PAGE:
Flat-panel televisions were pretty much unknown ten years ago; now you'd be hard pressed to find anything else in a big U.S. store. LCD displays were around but were seen mainly in laptops and in 15 or 17-inch monitors. Work by plasma pioneers such as Panasonic and Pioneer was important in popularizing big flat-screen displays, but it was the LCD manufacturers--notably Sharp, Samsung, Hitachi, LG.Phillips, and later AU Optoelectronics and Chi Mei Optoelectronics--who made large flat screens
  • The iPod

    The digital music player was already on the scene when Apple introduced the iPod in 2001. But it wasn't exactly hyperbole when Apple CEO Steve Jobs said, "Listening to music will never be the same again."
    The iPod -- and its signature white earbuds -- quickly became a cultural icon. But its impact was hardly cosmetic. Along with iTunes, the iPod popularized the mp3 player and changed he music industry forever. Stacks of CDs? Gone. Trips to the ecord store? Gone.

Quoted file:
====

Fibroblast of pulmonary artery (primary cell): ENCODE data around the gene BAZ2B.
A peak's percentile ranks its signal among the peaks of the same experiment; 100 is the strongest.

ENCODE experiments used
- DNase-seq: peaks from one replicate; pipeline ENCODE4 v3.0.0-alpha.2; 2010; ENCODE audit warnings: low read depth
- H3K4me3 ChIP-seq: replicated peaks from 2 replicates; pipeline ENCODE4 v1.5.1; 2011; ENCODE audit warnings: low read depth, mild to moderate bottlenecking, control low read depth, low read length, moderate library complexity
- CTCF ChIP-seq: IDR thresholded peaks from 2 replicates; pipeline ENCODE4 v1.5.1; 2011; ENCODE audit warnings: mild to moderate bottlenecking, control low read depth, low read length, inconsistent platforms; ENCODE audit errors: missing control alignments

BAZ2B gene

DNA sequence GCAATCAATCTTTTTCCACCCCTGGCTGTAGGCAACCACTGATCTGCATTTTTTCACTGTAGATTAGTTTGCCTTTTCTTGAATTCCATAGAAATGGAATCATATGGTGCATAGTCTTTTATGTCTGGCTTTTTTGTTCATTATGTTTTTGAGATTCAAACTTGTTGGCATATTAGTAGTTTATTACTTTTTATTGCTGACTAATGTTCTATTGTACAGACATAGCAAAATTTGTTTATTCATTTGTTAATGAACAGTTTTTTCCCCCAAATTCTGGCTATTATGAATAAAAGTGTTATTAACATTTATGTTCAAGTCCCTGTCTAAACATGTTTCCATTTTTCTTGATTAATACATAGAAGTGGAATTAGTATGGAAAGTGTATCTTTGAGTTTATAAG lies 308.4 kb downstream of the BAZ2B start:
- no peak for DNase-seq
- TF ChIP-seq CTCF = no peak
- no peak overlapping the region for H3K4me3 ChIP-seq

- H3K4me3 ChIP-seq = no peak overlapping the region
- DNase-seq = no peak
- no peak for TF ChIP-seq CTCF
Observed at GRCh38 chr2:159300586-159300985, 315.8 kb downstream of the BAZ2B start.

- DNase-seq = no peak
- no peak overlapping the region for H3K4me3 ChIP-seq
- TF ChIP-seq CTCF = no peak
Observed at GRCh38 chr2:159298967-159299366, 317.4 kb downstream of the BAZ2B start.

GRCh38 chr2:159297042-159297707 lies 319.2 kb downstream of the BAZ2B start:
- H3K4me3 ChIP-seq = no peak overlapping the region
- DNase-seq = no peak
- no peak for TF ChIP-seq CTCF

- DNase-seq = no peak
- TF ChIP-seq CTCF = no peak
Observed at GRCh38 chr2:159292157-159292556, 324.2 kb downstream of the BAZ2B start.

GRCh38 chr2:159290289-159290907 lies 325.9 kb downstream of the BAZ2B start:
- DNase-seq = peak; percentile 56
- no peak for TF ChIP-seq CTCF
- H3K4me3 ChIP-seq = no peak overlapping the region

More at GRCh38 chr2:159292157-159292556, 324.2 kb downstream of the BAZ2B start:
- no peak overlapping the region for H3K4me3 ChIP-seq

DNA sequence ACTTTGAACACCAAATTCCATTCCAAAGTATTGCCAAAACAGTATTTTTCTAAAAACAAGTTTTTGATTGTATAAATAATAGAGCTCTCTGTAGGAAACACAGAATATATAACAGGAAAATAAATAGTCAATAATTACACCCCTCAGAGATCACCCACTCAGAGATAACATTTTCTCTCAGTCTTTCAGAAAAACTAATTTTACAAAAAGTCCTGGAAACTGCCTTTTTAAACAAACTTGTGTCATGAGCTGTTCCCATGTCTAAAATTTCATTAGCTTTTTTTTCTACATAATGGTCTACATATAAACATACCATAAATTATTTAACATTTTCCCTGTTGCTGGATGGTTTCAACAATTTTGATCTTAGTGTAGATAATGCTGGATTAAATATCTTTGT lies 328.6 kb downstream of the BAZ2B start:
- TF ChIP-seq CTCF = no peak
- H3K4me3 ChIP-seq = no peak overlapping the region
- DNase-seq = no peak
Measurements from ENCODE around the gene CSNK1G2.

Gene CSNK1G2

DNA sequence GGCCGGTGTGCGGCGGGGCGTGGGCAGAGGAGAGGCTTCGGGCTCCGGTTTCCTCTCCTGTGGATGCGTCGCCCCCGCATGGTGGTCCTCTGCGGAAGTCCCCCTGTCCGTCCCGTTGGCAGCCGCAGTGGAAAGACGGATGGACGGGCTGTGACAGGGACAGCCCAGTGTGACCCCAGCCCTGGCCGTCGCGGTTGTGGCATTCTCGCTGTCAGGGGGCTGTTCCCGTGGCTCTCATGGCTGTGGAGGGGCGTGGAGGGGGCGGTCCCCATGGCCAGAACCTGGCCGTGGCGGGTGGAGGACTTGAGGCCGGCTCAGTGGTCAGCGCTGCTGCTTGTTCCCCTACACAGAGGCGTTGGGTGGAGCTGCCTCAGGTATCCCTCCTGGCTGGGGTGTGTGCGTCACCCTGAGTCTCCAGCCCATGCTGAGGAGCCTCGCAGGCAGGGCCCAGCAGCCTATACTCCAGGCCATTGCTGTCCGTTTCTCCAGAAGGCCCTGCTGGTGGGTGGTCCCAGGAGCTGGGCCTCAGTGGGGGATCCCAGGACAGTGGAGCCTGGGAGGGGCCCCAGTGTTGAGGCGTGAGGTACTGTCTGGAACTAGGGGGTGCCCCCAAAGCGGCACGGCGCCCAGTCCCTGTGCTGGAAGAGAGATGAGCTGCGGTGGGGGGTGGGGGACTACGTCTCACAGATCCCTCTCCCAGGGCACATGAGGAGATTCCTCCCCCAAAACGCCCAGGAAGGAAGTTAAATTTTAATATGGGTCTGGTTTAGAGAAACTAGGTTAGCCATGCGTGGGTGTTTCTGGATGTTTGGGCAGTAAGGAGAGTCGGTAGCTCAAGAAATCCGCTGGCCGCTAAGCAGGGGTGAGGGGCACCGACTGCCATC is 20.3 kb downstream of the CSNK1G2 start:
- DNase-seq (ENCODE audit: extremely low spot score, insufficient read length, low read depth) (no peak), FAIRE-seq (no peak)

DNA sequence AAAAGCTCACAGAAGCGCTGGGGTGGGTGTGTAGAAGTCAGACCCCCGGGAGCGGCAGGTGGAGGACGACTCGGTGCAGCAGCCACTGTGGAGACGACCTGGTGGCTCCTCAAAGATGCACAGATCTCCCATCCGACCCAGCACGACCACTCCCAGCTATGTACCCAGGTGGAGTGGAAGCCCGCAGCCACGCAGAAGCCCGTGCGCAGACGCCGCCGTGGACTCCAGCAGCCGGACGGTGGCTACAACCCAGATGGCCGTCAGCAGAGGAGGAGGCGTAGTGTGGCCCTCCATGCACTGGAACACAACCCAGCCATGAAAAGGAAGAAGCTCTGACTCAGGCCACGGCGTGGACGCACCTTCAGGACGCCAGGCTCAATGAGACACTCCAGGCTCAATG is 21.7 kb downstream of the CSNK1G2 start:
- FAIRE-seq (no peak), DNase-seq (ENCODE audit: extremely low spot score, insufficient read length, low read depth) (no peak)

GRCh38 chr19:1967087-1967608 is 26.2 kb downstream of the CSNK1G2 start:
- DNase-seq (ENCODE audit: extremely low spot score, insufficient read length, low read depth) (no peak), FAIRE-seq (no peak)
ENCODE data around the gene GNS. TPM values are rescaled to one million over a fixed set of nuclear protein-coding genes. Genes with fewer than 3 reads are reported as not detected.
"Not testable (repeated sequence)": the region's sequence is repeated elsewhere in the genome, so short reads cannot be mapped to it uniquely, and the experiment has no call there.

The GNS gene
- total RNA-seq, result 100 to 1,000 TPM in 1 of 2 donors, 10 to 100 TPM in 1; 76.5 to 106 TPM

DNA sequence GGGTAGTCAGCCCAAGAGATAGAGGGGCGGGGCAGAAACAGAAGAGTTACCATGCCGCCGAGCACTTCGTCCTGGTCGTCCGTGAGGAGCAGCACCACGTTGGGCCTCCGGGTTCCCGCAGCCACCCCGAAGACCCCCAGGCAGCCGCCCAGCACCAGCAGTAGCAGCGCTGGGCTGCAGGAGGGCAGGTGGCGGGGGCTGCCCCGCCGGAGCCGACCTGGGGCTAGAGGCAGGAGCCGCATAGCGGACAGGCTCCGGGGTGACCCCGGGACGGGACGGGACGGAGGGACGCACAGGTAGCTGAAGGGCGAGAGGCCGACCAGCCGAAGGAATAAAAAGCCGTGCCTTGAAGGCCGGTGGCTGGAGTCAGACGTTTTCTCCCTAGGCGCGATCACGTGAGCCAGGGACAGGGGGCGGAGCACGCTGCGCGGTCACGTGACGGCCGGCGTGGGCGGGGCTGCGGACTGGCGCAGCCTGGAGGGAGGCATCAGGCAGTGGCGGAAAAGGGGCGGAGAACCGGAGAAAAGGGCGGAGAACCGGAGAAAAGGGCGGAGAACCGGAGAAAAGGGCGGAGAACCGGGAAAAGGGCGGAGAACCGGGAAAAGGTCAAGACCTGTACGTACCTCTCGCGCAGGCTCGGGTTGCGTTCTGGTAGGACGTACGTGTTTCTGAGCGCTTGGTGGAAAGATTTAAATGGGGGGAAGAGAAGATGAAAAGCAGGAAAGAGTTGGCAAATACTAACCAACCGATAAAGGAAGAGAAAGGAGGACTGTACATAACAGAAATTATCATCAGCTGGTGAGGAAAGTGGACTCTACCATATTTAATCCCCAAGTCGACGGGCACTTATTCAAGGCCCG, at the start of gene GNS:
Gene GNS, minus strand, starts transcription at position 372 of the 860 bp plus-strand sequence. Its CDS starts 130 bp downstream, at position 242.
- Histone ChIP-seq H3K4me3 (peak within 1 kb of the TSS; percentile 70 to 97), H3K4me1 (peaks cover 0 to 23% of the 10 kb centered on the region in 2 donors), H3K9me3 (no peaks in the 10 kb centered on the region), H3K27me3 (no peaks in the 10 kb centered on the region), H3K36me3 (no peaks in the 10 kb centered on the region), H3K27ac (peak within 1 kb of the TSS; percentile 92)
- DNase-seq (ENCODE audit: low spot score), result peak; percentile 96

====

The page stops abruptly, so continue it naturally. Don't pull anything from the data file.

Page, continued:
• DVDs

    DVDs are easily portable and a great way to watch a favorite movie
  • Dyson Ball Vacuum

    Dyson Ball Vacuum
    Dyson Ball technology it really is easy to use. The machine uses Dysons patented Dyson ball technology - a completely new concept in Vacuum technology. It's an amazing new idea - instead of relying on a single set of one direction wheels the Dyson DC24 can move in any direction with a flick of your wrist - the single ball makes this Dyson extremely easy to manouvre.
  • DSi

    Now has bigger screen, camera, voice recorder, and is even lighter. Memory is better, even better graphics!! Just keeps progressing. Repostioned buttons and stylus.
  • Refrences

    Jeromy, 17 July 2009. Web. 4 Mar. 2010. Josh, 6 November 2009. Web. 4 Mar. 2010. Faisal Alani, 22 Apr. 2009. Web. 4 Mar. 2010. Greg Alan, 30 June. 2009. Web. 4 Mar. 2010. Fredric Kemp, 21 August. 2009. Web. 4 Mar. 2010.